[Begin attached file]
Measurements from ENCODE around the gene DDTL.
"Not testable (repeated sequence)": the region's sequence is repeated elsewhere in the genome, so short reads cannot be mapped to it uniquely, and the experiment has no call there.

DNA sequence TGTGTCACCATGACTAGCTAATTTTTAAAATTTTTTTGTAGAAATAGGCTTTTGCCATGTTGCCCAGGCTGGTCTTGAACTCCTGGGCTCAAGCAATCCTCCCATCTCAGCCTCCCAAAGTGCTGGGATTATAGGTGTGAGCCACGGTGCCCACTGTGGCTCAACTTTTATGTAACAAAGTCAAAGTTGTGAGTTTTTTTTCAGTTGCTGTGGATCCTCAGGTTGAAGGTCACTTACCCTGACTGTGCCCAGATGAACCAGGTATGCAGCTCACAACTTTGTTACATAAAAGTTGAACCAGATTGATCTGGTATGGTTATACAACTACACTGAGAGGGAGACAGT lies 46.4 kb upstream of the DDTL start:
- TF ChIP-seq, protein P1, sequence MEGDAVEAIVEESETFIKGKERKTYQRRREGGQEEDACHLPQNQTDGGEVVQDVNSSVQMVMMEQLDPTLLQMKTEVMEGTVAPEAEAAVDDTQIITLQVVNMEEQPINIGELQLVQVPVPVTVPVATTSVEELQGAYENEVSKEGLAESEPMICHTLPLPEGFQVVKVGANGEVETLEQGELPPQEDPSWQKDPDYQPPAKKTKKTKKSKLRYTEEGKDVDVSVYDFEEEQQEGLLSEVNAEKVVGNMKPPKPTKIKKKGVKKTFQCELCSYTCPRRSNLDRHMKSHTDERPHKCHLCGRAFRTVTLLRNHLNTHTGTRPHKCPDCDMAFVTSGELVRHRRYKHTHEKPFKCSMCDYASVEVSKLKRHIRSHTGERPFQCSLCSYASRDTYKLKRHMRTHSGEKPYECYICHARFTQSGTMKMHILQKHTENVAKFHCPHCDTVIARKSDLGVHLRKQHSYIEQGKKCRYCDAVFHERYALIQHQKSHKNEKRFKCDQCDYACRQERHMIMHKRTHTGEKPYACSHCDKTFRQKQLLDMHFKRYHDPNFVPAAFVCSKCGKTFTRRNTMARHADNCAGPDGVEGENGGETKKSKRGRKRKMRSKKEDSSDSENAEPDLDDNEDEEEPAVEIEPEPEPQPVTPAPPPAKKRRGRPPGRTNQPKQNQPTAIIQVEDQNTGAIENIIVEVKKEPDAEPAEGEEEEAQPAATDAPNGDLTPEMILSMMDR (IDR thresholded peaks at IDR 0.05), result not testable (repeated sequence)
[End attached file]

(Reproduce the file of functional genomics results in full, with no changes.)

Measurements from ENCODE around the gene DDTL.
"Not testable (repeated sequence)": the region's sequence is repeated elsewhere in the genome, so short reads cannot be mapped to it uniquely, and the experiment has no call there.

DNA sequence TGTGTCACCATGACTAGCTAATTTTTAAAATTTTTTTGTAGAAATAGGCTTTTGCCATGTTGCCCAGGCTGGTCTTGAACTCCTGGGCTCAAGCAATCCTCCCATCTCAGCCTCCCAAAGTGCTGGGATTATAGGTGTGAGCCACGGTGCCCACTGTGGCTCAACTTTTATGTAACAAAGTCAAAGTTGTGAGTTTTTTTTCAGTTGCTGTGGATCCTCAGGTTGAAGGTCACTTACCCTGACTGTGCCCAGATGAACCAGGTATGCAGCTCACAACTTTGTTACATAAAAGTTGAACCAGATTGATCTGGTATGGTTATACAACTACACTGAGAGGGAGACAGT lies 46.4 kb upstream of the DDTL start:
- TF ChIP-seq, protein P1, sequence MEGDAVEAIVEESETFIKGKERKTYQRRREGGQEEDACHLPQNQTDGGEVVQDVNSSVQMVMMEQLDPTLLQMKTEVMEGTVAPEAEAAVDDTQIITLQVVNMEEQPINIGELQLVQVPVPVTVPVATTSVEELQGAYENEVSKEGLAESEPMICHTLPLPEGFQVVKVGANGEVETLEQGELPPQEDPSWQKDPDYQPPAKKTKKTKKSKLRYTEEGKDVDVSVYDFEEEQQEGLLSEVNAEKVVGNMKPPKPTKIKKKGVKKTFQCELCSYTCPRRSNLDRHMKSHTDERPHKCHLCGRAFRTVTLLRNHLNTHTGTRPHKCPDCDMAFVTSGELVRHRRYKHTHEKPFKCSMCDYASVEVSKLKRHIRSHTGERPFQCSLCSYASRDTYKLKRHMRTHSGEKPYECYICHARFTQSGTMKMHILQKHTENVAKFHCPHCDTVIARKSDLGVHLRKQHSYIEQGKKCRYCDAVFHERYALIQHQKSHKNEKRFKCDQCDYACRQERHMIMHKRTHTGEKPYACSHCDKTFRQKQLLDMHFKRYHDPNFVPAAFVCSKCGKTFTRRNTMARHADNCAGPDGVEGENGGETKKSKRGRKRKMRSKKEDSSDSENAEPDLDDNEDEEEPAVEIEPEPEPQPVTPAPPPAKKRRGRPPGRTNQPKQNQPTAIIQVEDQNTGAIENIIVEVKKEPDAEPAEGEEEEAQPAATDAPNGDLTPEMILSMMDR (IDR thresholded peaks at IDR 0.05), result not testable (repeated sequence)